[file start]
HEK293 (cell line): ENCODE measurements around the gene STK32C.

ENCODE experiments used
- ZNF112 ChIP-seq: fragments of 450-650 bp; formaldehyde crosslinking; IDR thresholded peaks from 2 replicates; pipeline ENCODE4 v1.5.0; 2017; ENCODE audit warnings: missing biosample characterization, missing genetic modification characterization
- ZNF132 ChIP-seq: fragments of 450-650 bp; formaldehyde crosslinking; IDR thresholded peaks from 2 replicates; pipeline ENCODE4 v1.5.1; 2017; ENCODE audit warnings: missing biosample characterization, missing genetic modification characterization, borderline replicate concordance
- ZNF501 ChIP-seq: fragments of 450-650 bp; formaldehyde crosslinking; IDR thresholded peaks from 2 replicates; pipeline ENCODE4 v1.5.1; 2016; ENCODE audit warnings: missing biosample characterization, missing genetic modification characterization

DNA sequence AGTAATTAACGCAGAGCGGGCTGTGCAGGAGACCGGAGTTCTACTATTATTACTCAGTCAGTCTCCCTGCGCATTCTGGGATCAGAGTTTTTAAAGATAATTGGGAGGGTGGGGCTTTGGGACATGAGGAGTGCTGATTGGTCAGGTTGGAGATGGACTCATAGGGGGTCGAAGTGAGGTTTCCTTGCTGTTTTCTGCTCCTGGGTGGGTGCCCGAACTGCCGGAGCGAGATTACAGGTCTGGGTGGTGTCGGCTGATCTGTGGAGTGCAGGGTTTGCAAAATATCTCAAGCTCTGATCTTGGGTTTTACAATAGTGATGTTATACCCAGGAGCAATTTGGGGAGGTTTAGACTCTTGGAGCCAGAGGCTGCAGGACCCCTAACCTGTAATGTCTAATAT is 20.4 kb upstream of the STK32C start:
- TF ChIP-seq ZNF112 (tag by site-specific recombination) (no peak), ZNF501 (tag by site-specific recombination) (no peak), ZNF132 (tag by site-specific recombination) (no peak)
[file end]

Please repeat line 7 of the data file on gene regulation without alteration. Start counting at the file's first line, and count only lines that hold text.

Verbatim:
- TF ChIP-seq ZNF112 (tag by site-specific recombination) (no peak), ZNF501 (tag by site-specific recombination) (no peak), ZNF132 (tag by site-specific recombination) (no peak)